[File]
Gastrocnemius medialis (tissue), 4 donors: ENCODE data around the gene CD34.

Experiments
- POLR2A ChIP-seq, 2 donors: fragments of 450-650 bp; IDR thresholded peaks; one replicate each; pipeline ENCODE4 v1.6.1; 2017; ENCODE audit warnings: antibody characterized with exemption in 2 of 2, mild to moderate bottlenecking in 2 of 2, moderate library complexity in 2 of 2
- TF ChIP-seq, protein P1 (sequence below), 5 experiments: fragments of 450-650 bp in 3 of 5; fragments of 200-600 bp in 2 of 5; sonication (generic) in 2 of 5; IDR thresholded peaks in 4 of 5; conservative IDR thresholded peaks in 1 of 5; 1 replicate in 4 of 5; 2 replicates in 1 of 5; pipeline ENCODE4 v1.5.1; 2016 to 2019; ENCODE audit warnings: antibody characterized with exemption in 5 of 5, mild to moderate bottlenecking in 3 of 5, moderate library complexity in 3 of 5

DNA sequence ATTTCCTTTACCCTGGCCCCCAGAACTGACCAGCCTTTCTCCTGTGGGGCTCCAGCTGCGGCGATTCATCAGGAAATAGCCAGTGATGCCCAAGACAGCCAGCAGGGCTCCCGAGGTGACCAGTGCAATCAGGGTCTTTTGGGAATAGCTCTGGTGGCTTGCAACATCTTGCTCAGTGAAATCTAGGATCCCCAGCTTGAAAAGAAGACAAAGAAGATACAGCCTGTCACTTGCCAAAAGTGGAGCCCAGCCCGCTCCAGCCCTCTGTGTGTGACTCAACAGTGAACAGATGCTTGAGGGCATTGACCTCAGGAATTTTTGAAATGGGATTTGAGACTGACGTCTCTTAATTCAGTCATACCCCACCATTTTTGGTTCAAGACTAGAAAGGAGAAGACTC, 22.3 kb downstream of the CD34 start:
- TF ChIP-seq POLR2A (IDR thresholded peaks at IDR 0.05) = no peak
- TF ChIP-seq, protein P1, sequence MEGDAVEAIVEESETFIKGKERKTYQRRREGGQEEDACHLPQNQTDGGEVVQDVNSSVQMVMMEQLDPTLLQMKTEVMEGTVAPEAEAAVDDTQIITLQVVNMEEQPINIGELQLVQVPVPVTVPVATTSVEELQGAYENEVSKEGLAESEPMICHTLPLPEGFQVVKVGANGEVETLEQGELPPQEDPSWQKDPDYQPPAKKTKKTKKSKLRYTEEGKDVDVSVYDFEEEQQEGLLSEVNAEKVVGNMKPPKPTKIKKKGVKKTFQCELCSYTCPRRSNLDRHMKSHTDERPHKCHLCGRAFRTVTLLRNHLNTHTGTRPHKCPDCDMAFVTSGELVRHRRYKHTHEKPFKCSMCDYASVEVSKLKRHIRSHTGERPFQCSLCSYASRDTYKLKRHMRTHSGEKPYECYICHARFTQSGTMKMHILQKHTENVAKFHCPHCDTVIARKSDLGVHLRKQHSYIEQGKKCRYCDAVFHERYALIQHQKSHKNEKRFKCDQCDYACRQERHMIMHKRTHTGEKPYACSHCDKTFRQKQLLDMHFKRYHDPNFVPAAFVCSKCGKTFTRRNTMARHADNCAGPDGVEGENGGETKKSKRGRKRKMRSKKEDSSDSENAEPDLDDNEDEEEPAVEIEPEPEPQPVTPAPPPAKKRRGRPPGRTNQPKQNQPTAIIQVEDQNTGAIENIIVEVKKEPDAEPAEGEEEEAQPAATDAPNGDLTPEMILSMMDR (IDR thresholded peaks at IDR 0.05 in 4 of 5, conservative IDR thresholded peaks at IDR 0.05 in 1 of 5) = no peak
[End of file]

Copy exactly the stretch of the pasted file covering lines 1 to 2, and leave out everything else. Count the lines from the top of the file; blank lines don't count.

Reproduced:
Gastrocnemius medialis (tissue), 4 donors: ENCODE data around the gene CD34.

Experiments